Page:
Interior design – Kiev based architecture firm Yakusha Design has completed the interiors of Ya Vsesvit, a 180 sqm monochrome co-working space for millennials and all kind of design minded communities. Conceived as a single “organism” the venues is based on the contrast of textures and unexpected combination of materials, all coming in shades of gray.
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Just as the universe combines different star systems, the interior of Ya Vsesvit – ‘I am universe’ in Ukrainian – consists of many polar elements. “I took inspiration in my cultural roots and historical background, when people lived in harmony with nature, they knew how to keep balance between inner and outer world.” Explains architect and interior designer Victoriya Yakusha.
The choice of a monochrome design was dictated by a complex task of this project. “We had to combine different business teams under one roof. When you have a lot of built-in functions and interior elements, a monochromatic palette is the best option to make it all work together as one system – just like a Universe.”
Guests are welcome by two gigantic 120-150 years old wooden mortars acquired in the vintage market. Next to them, a set of floor vases made of burnt wood recall folk Ukrainian musical instrument.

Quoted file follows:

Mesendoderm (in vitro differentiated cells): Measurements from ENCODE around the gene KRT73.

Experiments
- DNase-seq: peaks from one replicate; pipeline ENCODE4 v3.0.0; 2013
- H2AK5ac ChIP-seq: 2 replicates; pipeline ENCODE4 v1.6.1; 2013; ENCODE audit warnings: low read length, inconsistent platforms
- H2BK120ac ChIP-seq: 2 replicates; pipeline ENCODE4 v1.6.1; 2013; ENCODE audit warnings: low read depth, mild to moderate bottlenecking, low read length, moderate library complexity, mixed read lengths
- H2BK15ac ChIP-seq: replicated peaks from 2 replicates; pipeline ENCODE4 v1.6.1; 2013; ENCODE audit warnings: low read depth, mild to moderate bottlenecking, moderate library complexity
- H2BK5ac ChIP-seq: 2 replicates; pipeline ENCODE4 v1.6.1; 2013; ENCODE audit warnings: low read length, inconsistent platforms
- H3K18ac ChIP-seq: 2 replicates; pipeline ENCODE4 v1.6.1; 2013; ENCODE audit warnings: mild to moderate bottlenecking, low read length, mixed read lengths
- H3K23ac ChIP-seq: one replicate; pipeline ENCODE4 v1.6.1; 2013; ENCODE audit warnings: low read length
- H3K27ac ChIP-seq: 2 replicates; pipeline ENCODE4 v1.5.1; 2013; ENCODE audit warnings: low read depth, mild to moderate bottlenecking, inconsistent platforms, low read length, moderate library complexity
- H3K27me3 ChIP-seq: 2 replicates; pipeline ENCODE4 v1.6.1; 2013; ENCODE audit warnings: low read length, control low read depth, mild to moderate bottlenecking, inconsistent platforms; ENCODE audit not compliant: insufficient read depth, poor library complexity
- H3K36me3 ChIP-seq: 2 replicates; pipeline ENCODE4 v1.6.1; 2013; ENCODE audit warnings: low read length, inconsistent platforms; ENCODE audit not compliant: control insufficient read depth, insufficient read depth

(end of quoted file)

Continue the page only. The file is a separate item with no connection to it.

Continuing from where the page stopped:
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Inside, an authentic clay plaster, recreated with the local craft technique, frames futuristic cold coating of stainless steel and silver foil-fabric on poufs. “An accurate symmetry of black bricks is settled next to a natural imperfection of the rough stone”.
In the central space a cave-style meeting room hosts a massive table made from a single piece of sandstone, the geometry and natural form of which were preserved untouched. The coarseness of the stone is softened by the delicate tectonics of the brickwork behind – one of the most complex elements of the interior.
The co-working area is divided into sections using glass partitions that don`t interfere with the free flow of the sunlight. Unlike in regular office spaces, where all the folders and papers are stored under the table, the room features low metal shelves, suspended over a large table-transformer. Storage rooms, cabinets for equipment and working materials, are built-in and hidden from the eyes of the visitors.
The lecture hall is equipped with a large screen, although if necessary the floor can also play the role of a screen, broadcasting architectural projects with the smallest details. Custom-made sculptured chairs are designed in sustainable materials such as straw, linen, cotton, biopolymer. Heavy grey curtains add some softness to the interior, diluting the black and white color scheme.
The kitchen and bathrooms continue the same minimalist imprint, where all the functional elements – storage, refrigerator, sink, sideboard – are built-in and hidden. The cleanliness of lines and conciseness of the interior are observed in every room and detail.
All photos: courtesy of Ya Vsesvit.